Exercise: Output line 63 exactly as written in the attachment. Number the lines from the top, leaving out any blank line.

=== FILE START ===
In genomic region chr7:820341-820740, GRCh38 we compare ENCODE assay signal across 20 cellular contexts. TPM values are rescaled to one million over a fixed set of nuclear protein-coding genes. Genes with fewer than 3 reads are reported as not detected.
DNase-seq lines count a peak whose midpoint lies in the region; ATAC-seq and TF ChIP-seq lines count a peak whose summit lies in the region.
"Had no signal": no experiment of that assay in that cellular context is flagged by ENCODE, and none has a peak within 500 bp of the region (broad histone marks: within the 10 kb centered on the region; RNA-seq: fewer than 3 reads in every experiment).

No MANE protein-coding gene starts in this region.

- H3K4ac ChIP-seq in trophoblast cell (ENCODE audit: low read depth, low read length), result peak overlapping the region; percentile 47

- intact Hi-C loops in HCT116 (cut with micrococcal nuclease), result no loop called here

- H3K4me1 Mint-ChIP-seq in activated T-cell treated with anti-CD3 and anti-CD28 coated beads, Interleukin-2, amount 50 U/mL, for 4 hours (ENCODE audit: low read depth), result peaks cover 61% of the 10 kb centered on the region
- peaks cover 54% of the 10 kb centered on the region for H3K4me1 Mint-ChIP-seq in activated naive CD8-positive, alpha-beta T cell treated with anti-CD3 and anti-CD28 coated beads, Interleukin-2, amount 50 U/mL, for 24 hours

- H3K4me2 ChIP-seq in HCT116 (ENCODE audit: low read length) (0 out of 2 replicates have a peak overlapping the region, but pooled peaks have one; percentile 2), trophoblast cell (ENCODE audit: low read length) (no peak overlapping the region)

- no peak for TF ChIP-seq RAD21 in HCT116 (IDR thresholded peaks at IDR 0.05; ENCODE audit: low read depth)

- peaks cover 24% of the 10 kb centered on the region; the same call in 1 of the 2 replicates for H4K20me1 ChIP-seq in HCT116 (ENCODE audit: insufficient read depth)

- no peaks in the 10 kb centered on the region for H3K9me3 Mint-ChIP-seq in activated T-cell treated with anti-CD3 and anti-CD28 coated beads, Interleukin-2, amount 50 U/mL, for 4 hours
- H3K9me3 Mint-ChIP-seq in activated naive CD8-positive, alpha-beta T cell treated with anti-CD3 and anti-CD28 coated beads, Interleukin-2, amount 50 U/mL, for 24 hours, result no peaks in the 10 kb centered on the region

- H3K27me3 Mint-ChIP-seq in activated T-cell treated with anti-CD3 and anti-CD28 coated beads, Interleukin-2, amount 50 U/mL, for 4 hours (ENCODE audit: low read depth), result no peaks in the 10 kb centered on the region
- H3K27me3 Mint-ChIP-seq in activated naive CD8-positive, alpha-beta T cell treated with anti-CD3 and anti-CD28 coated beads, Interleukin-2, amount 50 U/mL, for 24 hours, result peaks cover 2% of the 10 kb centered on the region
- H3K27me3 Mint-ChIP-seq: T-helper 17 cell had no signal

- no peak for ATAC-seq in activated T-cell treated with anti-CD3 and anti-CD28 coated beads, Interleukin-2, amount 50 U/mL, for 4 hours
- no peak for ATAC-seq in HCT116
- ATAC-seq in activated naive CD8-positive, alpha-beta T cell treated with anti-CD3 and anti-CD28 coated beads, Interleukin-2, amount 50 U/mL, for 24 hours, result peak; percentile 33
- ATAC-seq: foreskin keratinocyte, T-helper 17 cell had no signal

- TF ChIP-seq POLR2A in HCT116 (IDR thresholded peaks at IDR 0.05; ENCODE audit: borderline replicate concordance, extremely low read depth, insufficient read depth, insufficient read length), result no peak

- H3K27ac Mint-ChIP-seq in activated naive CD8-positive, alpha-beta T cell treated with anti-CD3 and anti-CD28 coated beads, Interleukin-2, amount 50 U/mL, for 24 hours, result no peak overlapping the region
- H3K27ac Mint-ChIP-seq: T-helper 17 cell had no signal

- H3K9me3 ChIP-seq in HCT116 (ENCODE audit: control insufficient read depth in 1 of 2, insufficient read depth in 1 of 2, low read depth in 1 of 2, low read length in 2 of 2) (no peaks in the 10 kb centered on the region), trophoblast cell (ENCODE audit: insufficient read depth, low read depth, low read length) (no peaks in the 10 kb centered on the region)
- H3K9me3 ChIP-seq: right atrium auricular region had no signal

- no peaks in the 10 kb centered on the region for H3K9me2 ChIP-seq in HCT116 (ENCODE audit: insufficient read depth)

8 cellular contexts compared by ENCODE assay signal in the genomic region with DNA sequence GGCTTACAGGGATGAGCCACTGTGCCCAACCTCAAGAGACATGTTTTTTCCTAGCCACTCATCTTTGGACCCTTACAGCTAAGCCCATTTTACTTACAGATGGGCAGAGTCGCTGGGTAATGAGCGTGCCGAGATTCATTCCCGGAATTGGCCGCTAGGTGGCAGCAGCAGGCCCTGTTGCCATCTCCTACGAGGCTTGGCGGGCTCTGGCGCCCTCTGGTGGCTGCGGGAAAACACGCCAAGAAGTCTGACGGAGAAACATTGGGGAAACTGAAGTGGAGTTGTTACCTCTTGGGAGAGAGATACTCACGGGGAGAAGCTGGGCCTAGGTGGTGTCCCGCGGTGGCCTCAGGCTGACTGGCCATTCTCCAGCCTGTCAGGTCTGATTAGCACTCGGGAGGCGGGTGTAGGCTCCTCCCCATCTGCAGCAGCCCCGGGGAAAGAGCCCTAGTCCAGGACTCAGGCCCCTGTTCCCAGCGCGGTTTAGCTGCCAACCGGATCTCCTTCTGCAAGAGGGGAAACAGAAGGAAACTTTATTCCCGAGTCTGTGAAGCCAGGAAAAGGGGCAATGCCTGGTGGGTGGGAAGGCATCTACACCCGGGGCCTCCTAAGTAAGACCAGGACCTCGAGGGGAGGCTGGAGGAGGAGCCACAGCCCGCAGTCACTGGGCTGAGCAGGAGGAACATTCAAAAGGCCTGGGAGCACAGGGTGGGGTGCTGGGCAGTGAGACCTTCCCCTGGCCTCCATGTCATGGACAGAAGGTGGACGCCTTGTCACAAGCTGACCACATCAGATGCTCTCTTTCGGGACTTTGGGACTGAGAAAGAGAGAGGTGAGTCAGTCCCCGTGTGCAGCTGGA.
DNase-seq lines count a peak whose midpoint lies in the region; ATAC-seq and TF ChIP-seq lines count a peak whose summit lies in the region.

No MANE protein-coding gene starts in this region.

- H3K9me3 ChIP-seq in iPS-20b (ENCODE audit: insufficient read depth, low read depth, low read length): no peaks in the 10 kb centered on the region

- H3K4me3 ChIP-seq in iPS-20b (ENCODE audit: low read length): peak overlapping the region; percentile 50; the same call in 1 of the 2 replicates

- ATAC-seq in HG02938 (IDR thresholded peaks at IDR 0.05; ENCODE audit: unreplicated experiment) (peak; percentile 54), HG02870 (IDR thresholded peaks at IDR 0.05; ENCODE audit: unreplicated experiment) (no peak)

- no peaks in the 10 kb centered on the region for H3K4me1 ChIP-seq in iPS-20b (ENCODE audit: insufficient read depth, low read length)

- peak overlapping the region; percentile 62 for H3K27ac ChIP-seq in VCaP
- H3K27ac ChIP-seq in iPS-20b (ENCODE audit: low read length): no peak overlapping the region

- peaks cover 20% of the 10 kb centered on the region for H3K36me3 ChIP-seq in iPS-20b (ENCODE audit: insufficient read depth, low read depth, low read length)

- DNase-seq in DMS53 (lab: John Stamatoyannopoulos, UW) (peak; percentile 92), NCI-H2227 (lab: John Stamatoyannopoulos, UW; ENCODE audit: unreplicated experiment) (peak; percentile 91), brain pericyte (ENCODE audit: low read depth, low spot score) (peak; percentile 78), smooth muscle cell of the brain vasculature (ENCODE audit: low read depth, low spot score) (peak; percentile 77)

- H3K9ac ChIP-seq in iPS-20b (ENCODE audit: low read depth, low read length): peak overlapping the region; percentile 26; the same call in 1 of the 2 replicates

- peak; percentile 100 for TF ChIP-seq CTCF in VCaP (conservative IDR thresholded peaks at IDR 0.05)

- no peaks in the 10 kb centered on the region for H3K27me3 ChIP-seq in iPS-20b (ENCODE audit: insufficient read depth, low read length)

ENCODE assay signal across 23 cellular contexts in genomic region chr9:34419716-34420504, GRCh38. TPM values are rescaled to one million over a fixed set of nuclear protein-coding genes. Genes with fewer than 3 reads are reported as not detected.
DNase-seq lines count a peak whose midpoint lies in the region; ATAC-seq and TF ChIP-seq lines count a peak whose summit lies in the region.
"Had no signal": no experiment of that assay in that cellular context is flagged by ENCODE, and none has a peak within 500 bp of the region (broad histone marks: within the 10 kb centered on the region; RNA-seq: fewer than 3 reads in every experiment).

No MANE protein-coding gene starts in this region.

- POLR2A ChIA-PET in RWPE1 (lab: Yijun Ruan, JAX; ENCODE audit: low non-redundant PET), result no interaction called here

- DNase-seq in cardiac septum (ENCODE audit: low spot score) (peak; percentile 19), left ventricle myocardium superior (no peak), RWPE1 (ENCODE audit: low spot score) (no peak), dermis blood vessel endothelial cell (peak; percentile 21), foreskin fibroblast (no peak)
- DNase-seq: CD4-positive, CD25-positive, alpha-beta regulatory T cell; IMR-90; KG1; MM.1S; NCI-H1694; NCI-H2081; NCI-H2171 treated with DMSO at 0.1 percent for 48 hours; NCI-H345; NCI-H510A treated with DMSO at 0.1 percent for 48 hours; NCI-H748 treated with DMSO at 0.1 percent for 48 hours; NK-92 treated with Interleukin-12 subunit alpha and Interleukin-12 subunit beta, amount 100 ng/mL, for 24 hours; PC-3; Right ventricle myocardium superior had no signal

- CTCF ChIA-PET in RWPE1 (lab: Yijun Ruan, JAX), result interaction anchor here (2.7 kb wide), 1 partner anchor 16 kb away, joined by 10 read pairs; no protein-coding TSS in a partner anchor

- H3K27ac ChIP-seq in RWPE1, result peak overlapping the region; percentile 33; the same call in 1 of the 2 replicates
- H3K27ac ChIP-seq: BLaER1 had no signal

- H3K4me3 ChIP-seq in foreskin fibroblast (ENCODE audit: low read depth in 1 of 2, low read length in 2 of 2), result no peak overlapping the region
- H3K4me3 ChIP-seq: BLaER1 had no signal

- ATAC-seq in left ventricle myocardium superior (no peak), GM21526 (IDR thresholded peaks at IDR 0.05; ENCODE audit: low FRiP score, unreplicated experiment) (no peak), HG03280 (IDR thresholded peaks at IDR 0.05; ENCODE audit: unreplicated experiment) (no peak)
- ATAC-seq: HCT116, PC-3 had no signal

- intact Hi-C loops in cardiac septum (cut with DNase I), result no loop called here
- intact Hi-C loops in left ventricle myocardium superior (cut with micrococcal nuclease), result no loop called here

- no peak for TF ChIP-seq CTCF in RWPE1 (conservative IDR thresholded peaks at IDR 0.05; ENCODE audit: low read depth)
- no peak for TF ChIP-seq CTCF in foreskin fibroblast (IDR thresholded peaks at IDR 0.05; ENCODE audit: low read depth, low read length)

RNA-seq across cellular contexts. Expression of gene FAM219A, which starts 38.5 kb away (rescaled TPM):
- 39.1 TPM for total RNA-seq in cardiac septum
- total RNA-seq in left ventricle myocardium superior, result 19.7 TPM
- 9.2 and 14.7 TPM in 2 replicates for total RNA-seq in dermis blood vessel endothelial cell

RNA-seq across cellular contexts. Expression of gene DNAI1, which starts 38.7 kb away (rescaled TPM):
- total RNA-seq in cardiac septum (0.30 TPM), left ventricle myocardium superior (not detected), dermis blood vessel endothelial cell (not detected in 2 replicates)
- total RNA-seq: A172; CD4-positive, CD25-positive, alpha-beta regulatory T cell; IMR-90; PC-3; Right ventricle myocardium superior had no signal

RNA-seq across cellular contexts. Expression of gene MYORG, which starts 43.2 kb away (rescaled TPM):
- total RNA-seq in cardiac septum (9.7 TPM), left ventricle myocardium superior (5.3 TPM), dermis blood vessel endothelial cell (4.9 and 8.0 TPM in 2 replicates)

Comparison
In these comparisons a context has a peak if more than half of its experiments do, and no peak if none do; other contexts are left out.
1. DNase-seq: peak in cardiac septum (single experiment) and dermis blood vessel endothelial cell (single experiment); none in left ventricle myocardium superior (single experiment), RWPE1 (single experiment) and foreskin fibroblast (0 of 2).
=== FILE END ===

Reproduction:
RNA-seq across cellular contexts. Expression of gene DNAI1, which starts 38.7 kb away (rescaled TPM):